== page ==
Hamilton the Barber


Self -commemoration through statues & street names has been the hallmark of one-upmanship across political spectrum . On a recent visit to Chennai, I came across a  story about how the outcome of such brinkmanship can sometimes be quite bizarre .

This one dates back to the early eighteenth century , soon after the British had gained control over Madras from the French . A certain Lord Hamilton was put in administrative charge of the new jewel in the British crown . Lord Hamilton , a bachelor , was ever so worried that his name might soon be forgotten by future generations. Since commemoration through lineage was not an option for an unmarried gentleman at His Majesty’s service  , he chose the easier route of naming a newly constructed and important bridge in Madras  after himself .

Unhappily for Lord Hamilton , the vowels & syllables in his name were not quite compatible with  Tamil  phonetics , & the name “Hamilton Bridge”  soon got corrupted to  ” Amullton Bridge” .

A century later , a British colonial surveyor was assigned the task by the British Raj to   replace old “Native” names with new British names ( parochialism is , after all , not unique but universal ) . The local interpreter was asked to interpret the strange sounding name ” Amullton” ( because interpreting is what interpreters were then , as now , paid for ) . The poor man did not quite know but was far too proud to so admit , & therefore resorted to the sleight of phonetic-equivalence to make an intelligent guess.  “Amullton” , when spoken quickly ,  sounds very similar to “Ambuttan” , the Tamil word for “Barber” .

The interpreter quickly invented a story (  to legitimise his interpretation : because who would otherwise have believed him !! ) about a loyal Ambuttan who once swam across the bridge-less & flooded river in pelting rain to give a punctual morning shave to his British master . The Brit Sahib , he said , was so impressed with  commitment of his Ambuttan to the quaint British obsession with punctuality , that he funded the construction of a bridge which he gifted , as a reward for such exemplary loyalty , to his Ambuttan. Hence the name “Ambuttan Bridge “  the interpreter  concluded , gleaming with pride at his amazing ingenuity .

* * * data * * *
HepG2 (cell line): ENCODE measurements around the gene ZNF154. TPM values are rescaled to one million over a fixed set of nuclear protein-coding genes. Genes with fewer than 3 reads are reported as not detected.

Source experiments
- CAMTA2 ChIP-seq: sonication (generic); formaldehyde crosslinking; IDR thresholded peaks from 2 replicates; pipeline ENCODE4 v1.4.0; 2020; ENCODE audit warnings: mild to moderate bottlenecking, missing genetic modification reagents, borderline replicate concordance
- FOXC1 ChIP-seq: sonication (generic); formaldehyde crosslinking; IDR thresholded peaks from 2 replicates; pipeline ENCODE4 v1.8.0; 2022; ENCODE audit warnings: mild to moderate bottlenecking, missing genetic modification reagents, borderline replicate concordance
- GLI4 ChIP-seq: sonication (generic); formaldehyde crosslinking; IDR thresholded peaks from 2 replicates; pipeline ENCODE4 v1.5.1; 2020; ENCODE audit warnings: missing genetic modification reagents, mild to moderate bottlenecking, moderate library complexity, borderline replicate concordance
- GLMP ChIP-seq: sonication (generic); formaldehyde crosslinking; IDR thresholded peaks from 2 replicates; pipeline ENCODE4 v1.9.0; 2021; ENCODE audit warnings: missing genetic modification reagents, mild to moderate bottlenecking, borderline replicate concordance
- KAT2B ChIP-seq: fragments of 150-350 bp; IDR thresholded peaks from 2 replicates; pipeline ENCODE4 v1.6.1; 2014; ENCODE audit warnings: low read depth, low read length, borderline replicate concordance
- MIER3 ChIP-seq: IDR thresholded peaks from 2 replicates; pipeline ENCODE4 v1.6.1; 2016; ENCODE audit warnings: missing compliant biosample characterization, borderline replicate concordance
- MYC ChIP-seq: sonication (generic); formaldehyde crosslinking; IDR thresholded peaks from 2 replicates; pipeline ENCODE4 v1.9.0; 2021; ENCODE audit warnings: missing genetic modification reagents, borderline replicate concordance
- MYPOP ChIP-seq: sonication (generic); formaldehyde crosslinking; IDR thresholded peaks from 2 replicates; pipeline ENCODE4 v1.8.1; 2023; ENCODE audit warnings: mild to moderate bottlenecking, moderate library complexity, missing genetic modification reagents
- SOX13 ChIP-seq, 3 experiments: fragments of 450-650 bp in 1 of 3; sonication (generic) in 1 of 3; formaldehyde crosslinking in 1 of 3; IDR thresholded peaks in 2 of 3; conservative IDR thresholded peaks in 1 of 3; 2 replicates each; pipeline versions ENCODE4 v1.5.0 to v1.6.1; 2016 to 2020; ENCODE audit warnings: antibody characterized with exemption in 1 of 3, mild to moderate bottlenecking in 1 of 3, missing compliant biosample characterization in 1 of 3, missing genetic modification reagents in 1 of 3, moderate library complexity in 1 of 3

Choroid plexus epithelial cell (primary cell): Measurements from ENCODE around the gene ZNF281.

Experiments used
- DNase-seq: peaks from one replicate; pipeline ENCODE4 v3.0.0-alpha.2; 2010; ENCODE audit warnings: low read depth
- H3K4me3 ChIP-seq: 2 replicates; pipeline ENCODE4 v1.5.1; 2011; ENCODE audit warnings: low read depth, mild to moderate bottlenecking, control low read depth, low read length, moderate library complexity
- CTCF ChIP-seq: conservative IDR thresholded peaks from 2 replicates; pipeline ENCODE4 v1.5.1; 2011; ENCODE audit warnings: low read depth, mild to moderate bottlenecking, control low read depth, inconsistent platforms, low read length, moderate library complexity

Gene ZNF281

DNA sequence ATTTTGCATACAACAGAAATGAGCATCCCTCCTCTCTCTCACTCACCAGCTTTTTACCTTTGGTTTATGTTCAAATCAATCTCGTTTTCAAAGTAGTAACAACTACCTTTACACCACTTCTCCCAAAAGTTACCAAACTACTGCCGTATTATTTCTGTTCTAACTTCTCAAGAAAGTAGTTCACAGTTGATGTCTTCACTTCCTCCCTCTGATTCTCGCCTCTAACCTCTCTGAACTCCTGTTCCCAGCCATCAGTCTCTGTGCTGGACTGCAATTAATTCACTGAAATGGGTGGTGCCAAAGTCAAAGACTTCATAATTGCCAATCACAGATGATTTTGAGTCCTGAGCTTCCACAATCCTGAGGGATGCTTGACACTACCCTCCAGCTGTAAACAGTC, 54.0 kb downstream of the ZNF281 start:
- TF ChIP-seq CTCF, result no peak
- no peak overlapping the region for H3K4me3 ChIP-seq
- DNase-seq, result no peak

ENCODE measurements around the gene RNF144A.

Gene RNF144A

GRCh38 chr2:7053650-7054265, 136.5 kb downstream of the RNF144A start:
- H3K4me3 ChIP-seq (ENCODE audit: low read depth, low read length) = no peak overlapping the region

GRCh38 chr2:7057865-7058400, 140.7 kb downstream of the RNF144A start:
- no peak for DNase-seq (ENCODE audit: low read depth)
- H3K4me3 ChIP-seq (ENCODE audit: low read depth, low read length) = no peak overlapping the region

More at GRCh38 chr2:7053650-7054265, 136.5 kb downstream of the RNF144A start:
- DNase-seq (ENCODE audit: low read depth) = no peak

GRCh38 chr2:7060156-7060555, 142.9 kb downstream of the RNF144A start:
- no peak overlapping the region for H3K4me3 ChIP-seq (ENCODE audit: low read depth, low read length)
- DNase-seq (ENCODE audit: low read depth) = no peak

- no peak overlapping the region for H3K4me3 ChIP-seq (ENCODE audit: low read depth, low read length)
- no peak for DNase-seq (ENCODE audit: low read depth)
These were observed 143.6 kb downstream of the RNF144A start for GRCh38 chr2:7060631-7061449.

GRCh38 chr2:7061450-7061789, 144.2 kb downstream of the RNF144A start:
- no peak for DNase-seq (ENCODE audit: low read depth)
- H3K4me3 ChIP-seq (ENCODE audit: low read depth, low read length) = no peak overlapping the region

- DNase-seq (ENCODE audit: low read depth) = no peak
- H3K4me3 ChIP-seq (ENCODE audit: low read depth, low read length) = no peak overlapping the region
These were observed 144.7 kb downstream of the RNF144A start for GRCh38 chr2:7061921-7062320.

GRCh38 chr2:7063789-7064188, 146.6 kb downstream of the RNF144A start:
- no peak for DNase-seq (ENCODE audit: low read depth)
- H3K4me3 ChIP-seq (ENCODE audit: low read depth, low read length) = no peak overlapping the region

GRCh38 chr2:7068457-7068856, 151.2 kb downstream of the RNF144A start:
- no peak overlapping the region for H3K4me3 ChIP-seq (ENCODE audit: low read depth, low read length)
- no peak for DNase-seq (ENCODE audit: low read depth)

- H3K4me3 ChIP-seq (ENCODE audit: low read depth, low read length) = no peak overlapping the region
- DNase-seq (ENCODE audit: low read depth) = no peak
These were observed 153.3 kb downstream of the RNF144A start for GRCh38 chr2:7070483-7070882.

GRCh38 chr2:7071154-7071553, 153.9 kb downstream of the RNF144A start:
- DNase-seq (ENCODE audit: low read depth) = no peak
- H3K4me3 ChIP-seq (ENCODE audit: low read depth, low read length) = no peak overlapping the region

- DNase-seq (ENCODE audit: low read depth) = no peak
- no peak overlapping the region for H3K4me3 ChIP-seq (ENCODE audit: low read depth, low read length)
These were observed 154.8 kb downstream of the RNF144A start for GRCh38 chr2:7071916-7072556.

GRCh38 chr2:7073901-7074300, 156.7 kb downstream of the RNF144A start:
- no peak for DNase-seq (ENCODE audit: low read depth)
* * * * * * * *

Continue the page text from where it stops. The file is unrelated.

The surveyor , under orders to Anglicise all names , & yet not altogether insensitive to acknowledging a native’s loyalty to his British master , decided without much ado to rename the strange sounding ” Ambuttan Bridge” to an easier -on -the -British- tongue      ” Barber Bridge” .

Two hundred + years to date , the bridge continues with the Anglicised name ” Barber bridge “. In all honesty , no one knows why !! The story above at least lends enchantment to the mystery.

Cheers & ATB

About lkkanuga

65 , Mumbaikar in Gurgaon , celebrates Loneliness interspersed with occasional extended- family & old friends' reunions . Good Music , Single Malts & watching the world go by from his 11th floor terrace are his favorite pursuits. Also into pursuit of Safe & Secure Mid Day Meals for Primary School Children , in association with like minded individuals & institutions
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